Delaware River Main Channel Deepening Project Justified

Friday, December 27, 2002
After an economic reanalysis, the United States Army Corps of Engineers announced that Delaware River Main Channel Deepening Project is justified for construction. The conclusion of the reanalysis is that the project will yield a net benefit of $1.18 for every $1 spent on the project. Maj. Gen. Robert Griffin, director of Civil Works for USACE, said, "Our comprehensive economic reanalysis shows that the Delaware River Main Channel Deepening Project is a sound investment for the nation. "The reanalysis has been thoroughly reviewed by an external independent panel. That panel determined the reanalysis to be based on sound economics. I would also add that this reanalysis has been subjected to a level of scrutiny and independent review that is unprecedented on a Corps project." Work on the Delaware project was suspended by Griffin on April 22, 2002, following a briefing by the General Accounting Office that criticized a 1998 USACE economic reevaluation of the project.

The reanalysis takes into account many changes in the dynamics of the Port of Philadelphia that have occurred since the original 1992 project feasibility study. These changes include a greater diversity of products transported to the port, such as furnace slag and steel imports, that were not factors in 1992. Griffin added, "We have met the conditions placed upon us for this reanalysis. GAO criticism of our 1998 report was well founded, and I believe today's reanalysis is much stronger as a result of their report. "We expect this economic reanalysis to be looked at by other organizations interested in the Delaware Deepening Project, and we believe this reanalysis will stand up to additional scrutiny as a result of the thorough review by the external independent review panel."

USACE's Philadelphia District contracted an external economic consulting firm to perform the reanalysis while the district provided quality control on the process. Concurrently, two other external reviewers performed independent technical review of the analysis while the North Atlantic Division, Ft. Hamilton, NY, provided oversight and quality assurance.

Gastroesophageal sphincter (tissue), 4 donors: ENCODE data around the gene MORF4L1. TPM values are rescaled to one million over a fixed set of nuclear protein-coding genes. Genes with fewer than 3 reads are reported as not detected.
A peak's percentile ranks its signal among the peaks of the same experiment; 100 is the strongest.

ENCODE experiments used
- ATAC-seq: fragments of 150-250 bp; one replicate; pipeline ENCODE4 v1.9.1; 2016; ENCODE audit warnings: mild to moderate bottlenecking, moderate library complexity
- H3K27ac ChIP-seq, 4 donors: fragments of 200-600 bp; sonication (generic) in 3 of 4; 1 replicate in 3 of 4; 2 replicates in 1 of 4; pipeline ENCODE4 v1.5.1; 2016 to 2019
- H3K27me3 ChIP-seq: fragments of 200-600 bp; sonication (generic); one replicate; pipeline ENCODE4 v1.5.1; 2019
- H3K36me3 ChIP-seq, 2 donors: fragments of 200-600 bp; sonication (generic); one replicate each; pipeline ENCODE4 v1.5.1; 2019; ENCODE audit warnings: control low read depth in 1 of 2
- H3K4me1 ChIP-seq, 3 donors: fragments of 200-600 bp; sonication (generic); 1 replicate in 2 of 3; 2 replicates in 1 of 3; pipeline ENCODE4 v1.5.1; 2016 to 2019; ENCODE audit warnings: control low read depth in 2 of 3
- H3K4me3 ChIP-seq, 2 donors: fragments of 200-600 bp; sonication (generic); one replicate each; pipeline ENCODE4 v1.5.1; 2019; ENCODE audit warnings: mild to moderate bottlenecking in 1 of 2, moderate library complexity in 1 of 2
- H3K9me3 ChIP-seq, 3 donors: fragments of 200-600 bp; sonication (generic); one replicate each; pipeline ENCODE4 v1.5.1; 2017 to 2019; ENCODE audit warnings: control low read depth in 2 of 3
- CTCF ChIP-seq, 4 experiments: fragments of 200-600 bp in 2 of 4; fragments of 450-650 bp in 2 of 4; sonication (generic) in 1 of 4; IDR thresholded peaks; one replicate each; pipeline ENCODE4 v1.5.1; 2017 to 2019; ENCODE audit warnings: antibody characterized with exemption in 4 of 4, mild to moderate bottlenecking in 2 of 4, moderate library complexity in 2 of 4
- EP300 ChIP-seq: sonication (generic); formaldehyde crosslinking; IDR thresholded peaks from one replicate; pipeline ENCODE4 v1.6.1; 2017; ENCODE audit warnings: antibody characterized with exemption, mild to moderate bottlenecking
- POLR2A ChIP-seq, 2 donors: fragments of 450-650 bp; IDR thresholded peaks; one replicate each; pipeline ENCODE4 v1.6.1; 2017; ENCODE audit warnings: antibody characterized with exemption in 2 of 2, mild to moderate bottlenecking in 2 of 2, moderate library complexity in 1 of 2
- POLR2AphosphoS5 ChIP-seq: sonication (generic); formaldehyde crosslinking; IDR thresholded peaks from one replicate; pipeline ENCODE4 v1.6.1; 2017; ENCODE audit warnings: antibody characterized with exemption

USACE headquarters in Washington, D.C., then directed the Corps' Institute for Water Resources to engage an external independent company to review all documents, assumptions, economic models, and actions leading to the preparation of the report. This company constituted a panel comprised of three distinguished experts in economics - two professors with expertise in national economic development and one navigation expert from private industry. Following their comments on the draft, USACE addressed their concerns and produced the final reanalysis for their review and approval.

The Delaware River Main Channel Deepening Project was congressionally authorized in 1992 after completion of the project's Feasibility Study and Environmental Impact Study. It first received Construction, General appropriations in 1999 and has been included in the federal budget each year since. The project will deepen the existing 40-ft. project to 45 ft., extending 102.5 miles from the mouth of the Delaware River to Philadelphia.

Maritime Reporter June 2015 Digital Edition
FREE Maritime Reporter Subscription
Latest Maritime News    rss feeds

Workboats

CNOOC Acquires Asia's 1st LNG Powered Tug

China National Offshore Oil Corporation (CNOOC) has taken delivery of Asia’s first tugboat Hai Yang Shi You 525, designed to operate solely on liquefied natural gas as ship’s fuel.

Injured Fisherman Medevaced off Alaska

An injured mariner was medevaced by U.S. Coast Guard (USCG) personnel near Sand Point, Wednesday, the USCG reported. Watchstanders at USCG District 17 command

Firefighting Vessel Delivered to the US Army

New Orleans based maritime solutions company Technology Associates, Inc. (TAI) informs it has completed its contract for the design and construction of a fast response

Ports

3D Printing in Rotterdam Port

Is 3D printing just a hype? Or is it really possible to print spare parts for ships that can actually withstand the requirements set for the often "rough" working

Caltex Replaces Australian Crew

The 36 Australian crew members of an Caltex tanker refusing to set sail after they were told their jobs would be gone after the next run. MR tanker Alexander Spirit (40,

Mombasa Port Workers End Strike

Mombasa, Kenya port workers end strike and returned to work on Friday after being warned they could lose their jobs, reports Reuters.   However the members of

 
 
Maritime Contracts Naval Architecture Navigation Pipelines Pod Propulsion Port Authority Salvage Ship Electronics Ship Repair Ship Simulators
rss | archive | history | articles | privacy | contributors | top maritime news | about us | copyright | maritime magazines
maritime security news | shipbuilding news | maritime industry | shipping news | maritime reporting | workboats news | ship design | maritime business

Time taken: 0.1622 sec (6 req/sec)